Saturday, 13 July 2013

Midyear misfits

During my last trip offshore I was watching the weather forecast and thinking I was missing the Summer. Evidence from the last couple of years suggests that the British Summer can easily be missed in a two week absence. But, to my relief, it was still Summer when I got back, though not spectacularly hot and even the occasional day of rain which saves my father a little time garden watering. During my current time at work it seems to be the same, everyone on the mainland is being roasted but this time I feel more confident there may be some left for me when I get back later in the week. Summer's on catch up.

Here's a pleasant and shadyish corner.



Kirkcudbright has a  Jazz Festival every June, this year was the 16th one. Can't say I'm big on Jazz and we spent the Friday night playing our usual session of folk and mixed acoustic music in the monthly session at Masonic Arms (we also have a monthly session in the Gordon House Hotel as well as other sessions and open mics - a week without tunes is a rare thing indeed). On the Sunday though, I went to see Rose Room playing in the Gordon House on some reliable recommendation. They play in the Stephane Grappelli, Django Reinhardt style and are quite stonking - here's a little that appears on Youtube. They have a Myspace channel which I can't call up offshore and may have a website that I can't find - you'll have to look it up yourself.  Interesting, to this guitarist at least, is the double bass player - he's Jimmy Moon, who's Scotland's best known guitar maker.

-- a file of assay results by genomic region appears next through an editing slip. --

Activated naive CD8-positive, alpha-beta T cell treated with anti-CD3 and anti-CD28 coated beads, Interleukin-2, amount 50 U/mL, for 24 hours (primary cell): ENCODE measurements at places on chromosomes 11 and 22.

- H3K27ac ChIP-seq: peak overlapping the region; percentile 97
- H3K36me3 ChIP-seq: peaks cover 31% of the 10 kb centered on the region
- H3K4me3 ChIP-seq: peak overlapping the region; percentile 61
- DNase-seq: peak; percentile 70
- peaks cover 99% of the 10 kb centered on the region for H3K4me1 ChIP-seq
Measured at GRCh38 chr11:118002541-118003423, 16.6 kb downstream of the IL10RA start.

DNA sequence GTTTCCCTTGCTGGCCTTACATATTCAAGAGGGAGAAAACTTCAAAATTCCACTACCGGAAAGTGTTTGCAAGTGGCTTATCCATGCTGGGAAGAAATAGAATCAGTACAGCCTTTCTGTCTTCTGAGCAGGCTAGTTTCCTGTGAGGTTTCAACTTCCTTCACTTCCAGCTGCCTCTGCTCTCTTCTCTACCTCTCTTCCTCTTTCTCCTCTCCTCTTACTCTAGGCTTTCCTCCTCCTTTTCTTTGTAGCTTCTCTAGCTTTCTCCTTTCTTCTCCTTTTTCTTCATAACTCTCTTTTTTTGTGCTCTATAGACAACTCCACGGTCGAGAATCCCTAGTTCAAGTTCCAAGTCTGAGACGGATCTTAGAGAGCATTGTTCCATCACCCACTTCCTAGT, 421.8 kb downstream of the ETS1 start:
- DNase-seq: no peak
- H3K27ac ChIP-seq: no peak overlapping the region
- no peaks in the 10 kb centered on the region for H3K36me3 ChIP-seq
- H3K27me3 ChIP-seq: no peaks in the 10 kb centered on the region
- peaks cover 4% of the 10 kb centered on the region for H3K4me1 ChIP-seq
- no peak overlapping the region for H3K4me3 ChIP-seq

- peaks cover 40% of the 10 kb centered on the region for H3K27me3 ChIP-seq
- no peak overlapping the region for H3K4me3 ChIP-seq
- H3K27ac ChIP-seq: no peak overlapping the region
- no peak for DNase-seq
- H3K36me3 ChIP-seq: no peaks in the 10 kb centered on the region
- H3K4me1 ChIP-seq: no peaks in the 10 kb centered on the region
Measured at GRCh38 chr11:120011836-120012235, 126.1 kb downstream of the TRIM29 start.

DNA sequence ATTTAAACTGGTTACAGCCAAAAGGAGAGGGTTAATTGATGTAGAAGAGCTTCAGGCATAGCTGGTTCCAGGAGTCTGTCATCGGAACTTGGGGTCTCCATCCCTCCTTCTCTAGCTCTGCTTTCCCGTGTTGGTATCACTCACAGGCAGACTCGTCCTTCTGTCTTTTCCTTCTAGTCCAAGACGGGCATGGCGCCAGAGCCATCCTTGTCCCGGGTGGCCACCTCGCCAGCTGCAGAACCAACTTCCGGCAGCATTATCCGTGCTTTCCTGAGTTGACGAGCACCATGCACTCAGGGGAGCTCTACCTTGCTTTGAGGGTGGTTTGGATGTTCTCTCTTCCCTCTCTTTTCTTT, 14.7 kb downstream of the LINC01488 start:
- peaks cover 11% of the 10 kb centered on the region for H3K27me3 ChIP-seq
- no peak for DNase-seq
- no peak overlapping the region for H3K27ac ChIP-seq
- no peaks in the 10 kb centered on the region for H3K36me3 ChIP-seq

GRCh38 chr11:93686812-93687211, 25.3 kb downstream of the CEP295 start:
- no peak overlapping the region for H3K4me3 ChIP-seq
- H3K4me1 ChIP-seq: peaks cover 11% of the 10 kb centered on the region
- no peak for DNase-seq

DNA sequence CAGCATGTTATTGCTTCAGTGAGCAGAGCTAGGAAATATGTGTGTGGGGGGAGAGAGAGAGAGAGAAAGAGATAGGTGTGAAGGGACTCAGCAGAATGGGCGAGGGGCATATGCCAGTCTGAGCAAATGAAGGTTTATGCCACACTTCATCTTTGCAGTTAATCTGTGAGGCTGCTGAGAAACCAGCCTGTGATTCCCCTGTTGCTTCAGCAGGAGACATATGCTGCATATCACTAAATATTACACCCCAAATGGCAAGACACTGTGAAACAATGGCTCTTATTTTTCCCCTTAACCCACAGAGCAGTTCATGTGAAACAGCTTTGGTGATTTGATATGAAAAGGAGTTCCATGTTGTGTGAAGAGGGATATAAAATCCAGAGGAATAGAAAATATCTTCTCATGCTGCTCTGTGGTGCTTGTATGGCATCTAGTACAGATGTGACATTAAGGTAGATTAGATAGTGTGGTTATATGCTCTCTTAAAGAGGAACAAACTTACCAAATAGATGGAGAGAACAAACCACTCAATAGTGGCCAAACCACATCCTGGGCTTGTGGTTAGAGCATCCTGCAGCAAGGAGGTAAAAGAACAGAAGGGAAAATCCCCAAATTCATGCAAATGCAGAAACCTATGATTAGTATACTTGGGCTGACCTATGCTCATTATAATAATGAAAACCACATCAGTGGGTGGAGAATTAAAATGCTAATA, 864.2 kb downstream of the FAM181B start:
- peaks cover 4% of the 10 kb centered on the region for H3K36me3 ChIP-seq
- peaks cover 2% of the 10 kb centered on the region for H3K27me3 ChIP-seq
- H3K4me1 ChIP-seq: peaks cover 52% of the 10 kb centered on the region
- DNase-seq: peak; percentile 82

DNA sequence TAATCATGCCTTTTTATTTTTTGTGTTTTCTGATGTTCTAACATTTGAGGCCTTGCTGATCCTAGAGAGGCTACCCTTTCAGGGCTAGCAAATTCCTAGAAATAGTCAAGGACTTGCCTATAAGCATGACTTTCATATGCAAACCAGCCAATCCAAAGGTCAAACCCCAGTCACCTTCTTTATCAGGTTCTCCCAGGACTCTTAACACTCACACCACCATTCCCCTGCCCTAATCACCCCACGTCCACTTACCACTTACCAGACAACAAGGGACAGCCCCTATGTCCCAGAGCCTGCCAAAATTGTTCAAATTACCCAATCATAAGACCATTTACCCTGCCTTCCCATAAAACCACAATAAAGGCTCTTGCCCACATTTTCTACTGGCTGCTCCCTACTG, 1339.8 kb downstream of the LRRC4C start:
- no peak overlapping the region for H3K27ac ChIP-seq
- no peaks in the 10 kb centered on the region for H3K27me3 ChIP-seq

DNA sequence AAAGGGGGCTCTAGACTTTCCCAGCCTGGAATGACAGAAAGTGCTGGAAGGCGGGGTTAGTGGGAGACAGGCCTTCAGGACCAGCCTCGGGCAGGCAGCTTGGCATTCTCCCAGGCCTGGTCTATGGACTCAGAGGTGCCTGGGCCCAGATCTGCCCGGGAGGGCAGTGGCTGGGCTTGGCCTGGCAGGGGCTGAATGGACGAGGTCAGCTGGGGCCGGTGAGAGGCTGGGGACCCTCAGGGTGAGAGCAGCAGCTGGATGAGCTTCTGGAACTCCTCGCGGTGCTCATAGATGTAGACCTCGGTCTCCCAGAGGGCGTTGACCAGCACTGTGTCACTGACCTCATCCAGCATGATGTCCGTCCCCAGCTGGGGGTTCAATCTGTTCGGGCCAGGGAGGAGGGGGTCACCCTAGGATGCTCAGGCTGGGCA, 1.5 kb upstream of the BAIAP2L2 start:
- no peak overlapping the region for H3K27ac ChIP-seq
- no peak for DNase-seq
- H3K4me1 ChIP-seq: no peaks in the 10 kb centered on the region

Somewhere between looking at the Angel of the North and dropping in on Hardraw, I visited Durham Cathedral. The current building dates back to Norman times - construction began in 1093 though with the usual alterations over the centuries. There was a church on this spot to house the Shrine of St.Cuthbert, and his remains are still here, with the head of St Oswald tucked into the same box. It has been mentioned here, many times I think, that it is Cuthbert that Kirkcudbright is named after and  he is on the town crest holding on to the hear of Oswald. I thought considering all the mentions, it was only polite to pop in and see him. For those collecting holy relics, Durham Cathedral not only has one and a bit saints at one end of the church but you can tick the Venerable Bede of the list as he is buried at the other end of the church.